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Released theatrically on March 24th, 1972, The Godfather, considered by many to be one of the greatest films ever made, turns 45 this year. To celebrate the occasion, Paramount has issued a 45th Anniversary Edition of the Blu-ray. While the video transfer, audio track, and included commentary track appear to be the same ones available on previous Blu-ray releases, there is all new art work, and a snazzy slip cover. If you haven’t added The Godfather to your Blu-ray library, now is a great time to do it!

The 1972 classic that started it all, The Godfather is based on the 1969 novel of the same name by Mario Puzo who also co-wrote the screenplay. Although many films had been made about gangsters prior to The Godfather, it was Coppola’s sympathetic portrayal of the Corleone family and their associates, and his portrayal of mobsters as complex individuals that made The Godfather and its sequel especially unique. The Godfather was voted greatest film of all time by Entertainment Weekly, and is now ranked as the second greatest film in American cinematic history – behind Citizen Kane. Both The Godfather and The Godfather Part II have been selected for preservation in the United States National Film Registry, so it is fair to say that Coppola’s trilogy has had a major influence on not only American film, but the culture as well.

The Godfather chronicles the lives of two godfathers of crime, Don Vito Corleone (Marlon Brando), the patriarch of the Corleone family, and his son Michael (Al Pacino), who eventually inherits the mantle of “Godfather.” The film opens in 1945, at the end of World War II at the wedding of Don Vito’s daughter, Connie (Talia Shire). With the wedding scenes, Coppola provides the viewer with a real sense of Sicilian family and culture. After all, these movies are about family above all else.

It’s during the wedding celebration that Coppola lets us know what the Corleone family is all about. As guest’s party outside, business goes on as usual; supplicants come to do homage to the powerful Don and ask him favors. We are also introduced to Don Vito’s son Michael, a returning War hero; his fiancée, Kay (Diane Keaton); Michael’s older, hotheaded brother, Sonny (James Caan); and the weaker brother, Fredo (John Cazale). Then there’s a long line of Mob associates: Peter Clemenza (Richard Castellano), Sal Tessio (Abe Vigoda), Luca Brasi (Lenny Montana) and consigliere Tom Hagen (Robert Duvall). In addition, we meet Al Martino as pop singer Johnny Fontaine (supposedly patterned after Frank Sinatra) and Richard Conte as a powerful rival gangster, the dapper Don Barzini. Later, we meet Sterling Hayden as a crooked police captain, McCluskey; John Marley as a Hollywood mogul, Jack Woltz; and Al Lettieri as a ruthless killer, Virgil Sollozzo.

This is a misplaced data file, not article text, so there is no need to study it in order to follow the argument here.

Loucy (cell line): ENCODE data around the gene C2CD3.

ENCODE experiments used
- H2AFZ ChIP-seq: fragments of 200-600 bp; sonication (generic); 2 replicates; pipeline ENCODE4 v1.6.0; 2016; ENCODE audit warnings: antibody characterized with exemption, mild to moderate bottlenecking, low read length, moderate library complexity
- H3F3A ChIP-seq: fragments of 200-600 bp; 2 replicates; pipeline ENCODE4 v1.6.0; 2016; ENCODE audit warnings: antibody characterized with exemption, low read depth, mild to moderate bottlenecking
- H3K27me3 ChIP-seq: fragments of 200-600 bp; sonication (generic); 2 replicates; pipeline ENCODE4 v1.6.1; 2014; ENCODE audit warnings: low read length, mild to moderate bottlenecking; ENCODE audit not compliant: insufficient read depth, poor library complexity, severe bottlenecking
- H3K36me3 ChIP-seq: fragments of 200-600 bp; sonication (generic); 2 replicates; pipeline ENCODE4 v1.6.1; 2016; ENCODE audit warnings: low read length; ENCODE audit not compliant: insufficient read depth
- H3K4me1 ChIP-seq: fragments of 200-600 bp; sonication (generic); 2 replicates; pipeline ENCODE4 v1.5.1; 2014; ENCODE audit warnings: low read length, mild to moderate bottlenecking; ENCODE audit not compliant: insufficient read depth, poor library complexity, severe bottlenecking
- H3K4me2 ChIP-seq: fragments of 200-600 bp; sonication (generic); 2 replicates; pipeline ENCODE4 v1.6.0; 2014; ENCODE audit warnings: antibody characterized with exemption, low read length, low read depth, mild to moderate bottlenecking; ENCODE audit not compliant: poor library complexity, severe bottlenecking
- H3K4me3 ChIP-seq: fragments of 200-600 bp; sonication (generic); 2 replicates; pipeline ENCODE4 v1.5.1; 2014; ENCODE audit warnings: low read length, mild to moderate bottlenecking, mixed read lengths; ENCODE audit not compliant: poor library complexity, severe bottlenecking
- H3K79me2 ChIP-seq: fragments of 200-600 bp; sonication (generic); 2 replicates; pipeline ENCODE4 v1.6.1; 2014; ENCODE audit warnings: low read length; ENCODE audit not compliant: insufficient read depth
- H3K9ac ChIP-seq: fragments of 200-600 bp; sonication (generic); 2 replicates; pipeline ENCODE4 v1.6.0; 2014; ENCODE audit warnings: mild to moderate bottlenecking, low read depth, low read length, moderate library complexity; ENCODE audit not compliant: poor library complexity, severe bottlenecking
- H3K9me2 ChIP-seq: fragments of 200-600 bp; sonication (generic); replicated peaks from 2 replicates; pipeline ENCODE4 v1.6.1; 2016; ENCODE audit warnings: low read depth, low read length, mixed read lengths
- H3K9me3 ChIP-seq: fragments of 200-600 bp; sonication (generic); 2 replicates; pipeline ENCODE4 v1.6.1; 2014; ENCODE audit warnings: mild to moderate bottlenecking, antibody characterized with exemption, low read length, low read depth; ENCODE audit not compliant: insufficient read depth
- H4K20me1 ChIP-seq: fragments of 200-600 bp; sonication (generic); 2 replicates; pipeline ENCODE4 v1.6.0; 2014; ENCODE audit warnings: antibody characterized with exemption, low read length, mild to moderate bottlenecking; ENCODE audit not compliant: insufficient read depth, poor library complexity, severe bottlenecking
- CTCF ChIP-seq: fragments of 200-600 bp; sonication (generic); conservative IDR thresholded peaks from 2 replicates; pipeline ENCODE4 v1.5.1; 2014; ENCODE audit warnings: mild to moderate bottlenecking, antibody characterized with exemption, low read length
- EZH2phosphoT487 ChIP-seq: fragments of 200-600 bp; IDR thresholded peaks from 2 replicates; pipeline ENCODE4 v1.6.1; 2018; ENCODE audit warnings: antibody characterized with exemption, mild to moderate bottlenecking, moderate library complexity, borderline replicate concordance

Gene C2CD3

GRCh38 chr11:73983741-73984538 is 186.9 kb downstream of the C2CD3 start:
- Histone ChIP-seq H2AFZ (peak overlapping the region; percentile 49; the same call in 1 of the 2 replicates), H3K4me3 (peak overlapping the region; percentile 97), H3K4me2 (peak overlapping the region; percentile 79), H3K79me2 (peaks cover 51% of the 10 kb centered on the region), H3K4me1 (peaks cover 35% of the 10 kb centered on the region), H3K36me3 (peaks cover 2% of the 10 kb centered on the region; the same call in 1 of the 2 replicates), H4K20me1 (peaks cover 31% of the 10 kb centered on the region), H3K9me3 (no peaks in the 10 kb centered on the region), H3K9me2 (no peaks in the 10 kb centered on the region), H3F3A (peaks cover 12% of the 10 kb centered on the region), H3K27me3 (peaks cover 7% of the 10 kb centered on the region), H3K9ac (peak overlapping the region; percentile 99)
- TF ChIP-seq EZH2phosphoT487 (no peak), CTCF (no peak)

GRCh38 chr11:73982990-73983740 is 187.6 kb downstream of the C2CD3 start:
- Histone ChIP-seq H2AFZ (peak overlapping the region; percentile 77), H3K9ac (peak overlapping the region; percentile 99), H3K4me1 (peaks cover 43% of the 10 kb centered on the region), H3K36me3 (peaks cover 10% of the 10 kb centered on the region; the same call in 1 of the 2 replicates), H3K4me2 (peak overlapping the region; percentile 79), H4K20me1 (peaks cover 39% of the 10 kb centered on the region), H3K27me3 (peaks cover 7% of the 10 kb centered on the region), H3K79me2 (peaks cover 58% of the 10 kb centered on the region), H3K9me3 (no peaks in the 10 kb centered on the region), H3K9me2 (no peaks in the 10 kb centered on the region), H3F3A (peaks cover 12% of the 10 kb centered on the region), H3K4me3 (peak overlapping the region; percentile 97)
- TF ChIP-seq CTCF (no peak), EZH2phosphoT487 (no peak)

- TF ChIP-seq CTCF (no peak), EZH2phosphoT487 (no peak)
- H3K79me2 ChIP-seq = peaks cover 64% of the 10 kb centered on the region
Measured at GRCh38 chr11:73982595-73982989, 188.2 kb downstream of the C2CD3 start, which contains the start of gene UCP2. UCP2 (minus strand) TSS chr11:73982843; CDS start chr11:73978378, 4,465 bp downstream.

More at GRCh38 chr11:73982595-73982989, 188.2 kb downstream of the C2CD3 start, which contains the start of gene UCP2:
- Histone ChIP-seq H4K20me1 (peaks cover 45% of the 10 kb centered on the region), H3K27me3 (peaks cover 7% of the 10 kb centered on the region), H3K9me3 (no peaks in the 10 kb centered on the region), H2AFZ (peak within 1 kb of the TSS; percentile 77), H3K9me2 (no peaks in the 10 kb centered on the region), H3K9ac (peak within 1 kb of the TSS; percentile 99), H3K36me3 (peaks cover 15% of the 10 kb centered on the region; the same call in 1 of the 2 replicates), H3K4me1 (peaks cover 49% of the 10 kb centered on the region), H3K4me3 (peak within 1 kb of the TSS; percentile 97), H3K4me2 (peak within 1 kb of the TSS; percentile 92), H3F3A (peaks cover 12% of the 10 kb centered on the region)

It’s hard to fathom now, but it has been written many times that several of Coppola’s casting choices weren’t popular with executives at Paramount. The studio was particularly displeased with his choice of Marlon Brando to play Don Vito Corleone; they wanted Laurence Olivier. In the end, Coppola chose Brando over Ernest Borgnine on the basis of Brando’s screen test, which also won over the Paramount leadership. The studio didn’t want the unknown Al Pacino to play Michael, preferring Robert Redford or Ryan O’Neal. Paramount only relented after Coppola threatened to quit the film if Pacino wasn’t cast. Despite his casting victories, on the included commentary Coppola maintains that he was shadowed by a replacement director, who was ready to take over if he were fired.

The Godfather received a good deal of criticism (and still does), along with much praise. Some observers feel that Coppola painted a picture that is far too sympathetic to mob culture and their activities. Certainly, the director and screenwriter go out their way to make Don Vito an honorable man. But they don’t for a moment let us forget about the corrupt business they’re in. Despite a tight budget and heavy pressure from Paramount to produce a hit, Coppola produced a genuine classic. The Godfather eventually won three Academy Awards for Best Picture, Best Actor (Brando), and Best Screenplay Adaptation.

Presented in an aspect ratio of 1.78:1, Paramount ‘s 1080p transfer is quite good. Sharpness is strong throughout, with no apparent areas of softness. clarity and delineation are also very good. The image is clean, with the exception of a few white specks that pop up. However, it should be noted that the specks are small and brief, they didn’t dampen my viewing experience. Grain levels were appropriate throughout. The color palette is rather dark, and low key, but it works well for the film, and black levels are appropriately dense. There are a couple of small print defects–the aforementioned specks, and a couple of small scratches–but otherwise, this is a fine transfer.

The Dolby True HD 5.1 soundtrack is a bit of an up and down proposition. Taken from the film’s original monaural stems, the mix attempts to fill a large soundstage. Audio was centered largely in the fronts, with ambient sounds in the sides. Music was provided with a nice sense of separation. Actual surround activity was minimal. A noticeable echo made dialogue sound a lot different, though it was always understandable. in this case, even though it shortened the soundfield a bit, the including mono soundtrack offers the best listening experience.

English, French, Spanish, and Portuguese subtitles are included.

The following extras are available:

  • Audio Commentary with Writer / Director Francis Ford Coppola: Coppola is surprisingly honest about the various problems he faced during the shoot in this largely screen-specific chat. He discusses the locations, the script, the cast, etc. This is an interesting commentary, in that it seems so true.